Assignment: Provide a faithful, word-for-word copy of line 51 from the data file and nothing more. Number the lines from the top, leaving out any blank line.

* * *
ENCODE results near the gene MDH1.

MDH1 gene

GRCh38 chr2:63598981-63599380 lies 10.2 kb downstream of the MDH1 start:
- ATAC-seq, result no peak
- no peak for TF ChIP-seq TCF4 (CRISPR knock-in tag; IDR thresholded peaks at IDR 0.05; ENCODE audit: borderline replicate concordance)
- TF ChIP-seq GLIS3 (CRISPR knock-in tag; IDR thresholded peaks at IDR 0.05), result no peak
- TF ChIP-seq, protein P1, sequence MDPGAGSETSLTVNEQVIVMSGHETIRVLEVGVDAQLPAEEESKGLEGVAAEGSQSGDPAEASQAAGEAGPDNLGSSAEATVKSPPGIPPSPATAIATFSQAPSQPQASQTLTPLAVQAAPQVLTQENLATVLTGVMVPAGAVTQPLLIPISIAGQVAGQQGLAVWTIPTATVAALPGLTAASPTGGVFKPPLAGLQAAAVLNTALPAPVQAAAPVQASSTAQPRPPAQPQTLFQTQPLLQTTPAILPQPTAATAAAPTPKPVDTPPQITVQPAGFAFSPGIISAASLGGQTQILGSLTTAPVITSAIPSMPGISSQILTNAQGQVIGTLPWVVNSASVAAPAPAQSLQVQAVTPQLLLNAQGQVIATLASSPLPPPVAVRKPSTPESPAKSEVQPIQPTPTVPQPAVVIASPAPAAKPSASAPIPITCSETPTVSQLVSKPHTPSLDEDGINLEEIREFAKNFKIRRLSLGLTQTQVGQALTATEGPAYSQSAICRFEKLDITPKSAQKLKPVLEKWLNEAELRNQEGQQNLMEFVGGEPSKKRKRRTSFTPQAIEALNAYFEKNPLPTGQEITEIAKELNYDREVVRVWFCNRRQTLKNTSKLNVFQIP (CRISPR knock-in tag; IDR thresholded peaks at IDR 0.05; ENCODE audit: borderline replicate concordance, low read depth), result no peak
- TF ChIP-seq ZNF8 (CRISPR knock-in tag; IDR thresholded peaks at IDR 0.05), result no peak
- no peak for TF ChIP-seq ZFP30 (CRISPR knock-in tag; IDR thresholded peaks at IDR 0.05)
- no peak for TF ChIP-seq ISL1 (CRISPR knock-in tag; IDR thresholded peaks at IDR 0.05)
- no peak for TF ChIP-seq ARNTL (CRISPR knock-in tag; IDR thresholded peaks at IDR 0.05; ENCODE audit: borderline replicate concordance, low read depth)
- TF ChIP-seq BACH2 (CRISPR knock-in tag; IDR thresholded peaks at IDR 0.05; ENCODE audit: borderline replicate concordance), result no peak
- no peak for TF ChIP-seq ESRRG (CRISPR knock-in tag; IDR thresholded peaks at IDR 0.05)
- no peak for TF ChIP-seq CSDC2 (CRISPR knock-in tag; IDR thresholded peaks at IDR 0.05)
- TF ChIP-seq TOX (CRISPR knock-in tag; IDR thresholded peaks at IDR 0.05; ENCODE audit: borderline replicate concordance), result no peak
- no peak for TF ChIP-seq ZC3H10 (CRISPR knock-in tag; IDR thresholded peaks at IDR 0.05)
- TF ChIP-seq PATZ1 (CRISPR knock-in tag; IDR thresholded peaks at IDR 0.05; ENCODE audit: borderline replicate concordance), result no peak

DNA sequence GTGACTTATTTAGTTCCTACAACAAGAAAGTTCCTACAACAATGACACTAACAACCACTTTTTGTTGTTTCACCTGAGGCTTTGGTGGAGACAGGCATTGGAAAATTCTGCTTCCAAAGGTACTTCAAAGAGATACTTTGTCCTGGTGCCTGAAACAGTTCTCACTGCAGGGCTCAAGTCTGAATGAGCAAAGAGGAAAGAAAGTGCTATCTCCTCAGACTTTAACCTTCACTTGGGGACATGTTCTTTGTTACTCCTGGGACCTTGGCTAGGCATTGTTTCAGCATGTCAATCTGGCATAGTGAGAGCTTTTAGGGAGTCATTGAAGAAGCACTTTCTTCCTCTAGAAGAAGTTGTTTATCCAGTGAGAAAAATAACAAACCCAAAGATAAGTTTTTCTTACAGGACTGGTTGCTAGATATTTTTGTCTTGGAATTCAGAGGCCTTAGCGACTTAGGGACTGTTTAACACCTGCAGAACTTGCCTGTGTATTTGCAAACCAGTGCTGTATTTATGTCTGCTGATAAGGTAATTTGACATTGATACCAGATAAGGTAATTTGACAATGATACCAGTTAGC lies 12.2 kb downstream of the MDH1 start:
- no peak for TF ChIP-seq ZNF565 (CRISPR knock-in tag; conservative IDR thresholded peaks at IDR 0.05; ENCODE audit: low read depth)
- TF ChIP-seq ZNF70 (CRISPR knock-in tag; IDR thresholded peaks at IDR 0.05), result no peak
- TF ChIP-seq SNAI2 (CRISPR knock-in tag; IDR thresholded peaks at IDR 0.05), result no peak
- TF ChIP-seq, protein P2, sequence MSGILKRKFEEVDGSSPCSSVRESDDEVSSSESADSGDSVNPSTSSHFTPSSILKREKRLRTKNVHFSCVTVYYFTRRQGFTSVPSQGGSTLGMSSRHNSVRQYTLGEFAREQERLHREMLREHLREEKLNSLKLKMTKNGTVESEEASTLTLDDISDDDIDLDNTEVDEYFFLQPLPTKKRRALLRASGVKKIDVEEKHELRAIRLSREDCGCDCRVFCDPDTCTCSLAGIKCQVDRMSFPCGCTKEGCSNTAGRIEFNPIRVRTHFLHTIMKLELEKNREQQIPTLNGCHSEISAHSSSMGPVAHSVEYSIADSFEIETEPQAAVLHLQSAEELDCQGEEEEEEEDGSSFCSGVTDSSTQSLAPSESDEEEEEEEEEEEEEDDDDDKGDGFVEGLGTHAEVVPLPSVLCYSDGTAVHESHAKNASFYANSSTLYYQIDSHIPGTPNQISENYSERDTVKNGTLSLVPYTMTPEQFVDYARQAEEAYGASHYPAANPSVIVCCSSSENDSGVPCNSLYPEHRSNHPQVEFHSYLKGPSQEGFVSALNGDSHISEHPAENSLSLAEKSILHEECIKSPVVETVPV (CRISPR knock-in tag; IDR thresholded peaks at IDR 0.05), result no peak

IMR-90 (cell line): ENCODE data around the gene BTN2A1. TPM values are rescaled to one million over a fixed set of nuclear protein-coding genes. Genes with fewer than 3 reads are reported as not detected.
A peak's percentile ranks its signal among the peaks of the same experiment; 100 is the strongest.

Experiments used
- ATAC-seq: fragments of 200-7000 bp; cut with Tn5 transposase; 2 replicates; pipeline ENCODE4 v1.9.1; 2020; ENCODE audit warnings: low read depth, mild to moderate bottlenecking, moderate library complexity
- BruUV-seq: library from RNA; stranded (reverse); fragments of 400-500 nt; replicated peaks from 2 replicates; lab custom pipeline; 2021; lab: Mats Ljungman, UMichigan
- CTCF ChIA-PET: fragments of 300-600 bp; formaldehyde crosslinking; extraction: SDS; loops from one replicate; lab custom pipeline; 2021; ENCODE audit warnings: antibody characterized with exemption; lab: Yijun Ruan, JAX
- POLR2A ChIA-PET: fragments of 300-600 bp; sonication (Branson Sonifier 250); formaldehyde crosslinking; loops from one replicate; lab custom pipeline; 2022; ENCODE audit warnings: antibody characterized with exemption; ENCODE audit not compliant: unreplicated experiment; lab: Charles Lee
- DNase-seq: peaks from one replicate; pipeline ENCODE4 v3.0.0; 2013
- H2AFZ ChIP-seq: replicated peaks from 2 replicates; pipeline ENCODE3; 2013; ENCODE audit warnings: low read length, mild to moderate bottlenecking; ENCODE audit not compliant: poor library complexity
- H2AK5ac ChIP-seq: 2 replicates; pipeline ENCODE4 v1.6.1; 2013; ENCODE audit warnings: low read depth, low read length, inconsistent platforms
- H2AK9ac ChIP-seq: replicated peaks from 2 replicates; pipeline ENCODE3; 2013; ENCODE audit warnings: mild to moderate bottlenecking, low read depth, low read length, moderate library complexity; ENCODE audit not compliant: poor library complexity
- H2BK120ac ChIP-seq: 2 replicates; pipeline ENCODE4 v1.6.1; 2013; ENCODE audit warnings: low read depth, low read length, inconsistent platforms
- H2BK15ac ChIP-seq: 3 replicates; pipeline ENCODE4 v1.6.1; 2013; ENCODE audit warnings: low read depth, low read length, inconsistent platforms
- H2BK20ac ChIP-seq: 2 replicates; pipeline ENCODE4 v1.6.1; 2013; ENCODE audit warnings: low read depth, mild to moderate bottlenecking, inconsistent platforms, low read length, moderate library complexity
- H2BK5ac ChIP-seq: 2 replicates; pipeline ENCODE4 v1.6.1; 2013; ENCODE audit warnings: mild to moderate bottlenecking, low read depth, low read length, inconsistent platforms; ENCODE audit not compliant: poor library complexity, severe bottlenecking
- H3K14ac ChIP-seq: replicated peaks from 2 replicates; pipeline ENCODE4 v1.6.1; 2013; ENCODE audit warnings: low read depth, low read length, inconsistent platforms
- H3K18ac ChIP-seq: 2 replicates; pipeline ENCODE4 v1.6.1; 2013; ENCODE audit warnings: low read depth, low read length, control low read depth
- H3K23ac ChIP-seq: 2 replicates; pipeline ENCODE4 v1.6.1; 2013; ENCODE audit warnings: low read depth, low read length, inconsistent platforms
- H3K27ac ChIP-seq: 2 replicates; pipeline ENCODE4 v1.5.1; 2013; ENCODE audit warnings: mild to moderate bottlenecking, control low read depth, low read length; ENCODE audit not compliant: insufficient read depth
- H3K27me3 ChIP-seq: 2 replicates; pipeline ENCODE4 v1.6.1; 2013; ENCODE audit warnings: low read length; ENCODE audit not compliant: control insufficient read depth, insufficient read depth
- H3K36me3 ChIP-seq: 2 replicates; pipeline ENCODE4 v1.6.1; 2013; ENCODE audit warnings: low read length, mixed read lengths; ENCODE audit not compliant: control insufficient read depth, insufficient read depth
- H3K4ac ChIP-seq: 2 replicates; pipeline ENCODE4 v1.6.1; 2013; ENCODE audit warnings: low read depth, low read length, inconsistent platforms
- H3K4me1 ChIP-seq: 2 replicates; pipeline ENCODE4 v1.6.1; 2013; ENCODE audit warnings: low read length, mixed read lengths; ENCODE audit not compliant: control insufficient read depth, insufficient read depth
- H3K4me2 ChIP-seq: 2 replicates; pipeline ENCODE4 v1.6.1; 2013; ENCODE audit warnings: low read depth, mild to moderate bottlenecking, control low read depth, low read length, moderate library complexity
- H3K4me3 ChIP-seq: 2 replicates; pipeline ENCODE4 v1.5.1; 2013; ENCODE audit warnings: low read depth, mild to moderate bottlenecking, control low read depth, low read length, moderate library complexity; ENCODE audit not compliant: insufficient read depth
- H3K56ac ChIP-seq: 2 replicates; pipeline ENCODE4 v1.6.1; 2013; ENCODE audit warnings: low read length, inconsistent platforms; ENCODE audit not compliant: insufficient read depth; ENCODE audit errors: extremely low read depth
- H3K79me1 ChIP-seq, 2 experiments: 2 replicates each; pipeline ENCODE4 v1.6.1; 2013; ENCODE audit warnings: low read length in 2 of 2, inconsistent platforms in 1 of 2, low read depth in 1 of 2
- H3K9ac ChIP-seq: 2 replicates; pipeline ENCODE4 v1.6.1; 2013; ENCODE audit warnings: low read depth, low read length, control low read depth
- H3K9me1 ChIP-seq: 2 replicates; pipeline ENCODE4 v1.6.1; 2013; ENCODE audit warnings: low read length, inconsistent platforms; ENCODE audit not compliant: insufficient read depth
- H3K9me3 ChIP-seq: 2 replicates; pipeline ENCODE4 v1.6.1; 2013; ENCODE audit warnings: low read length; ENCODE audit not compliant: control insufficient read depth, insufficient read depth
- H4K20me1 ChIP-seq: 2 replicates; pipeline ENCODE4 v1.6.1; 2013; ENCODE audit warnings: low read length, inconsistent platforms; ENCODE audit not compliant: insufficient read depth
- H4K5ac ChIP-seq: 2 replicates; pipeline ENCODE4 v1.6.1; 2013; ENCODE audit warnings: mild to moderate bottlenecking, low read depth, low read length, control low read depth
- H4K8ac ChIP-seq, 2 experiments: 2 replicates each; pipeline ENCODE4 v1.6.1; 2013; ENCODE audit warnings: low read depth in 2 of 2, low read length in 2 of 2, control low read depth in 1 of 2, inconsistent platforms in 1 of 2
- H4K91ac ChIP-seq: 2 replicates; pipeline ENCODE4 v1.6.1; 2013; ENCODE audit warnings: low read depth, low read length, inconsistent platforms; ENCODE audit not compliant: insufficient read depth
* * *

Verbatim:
- H3K9me1 ChIP-seq: 2 replicates; pipeline ENCODE4 v1.6.1; 2013; ENCODE audit warnings: low read length, inconsistent platforms; ENCODE audit not compliant: insufficient read depth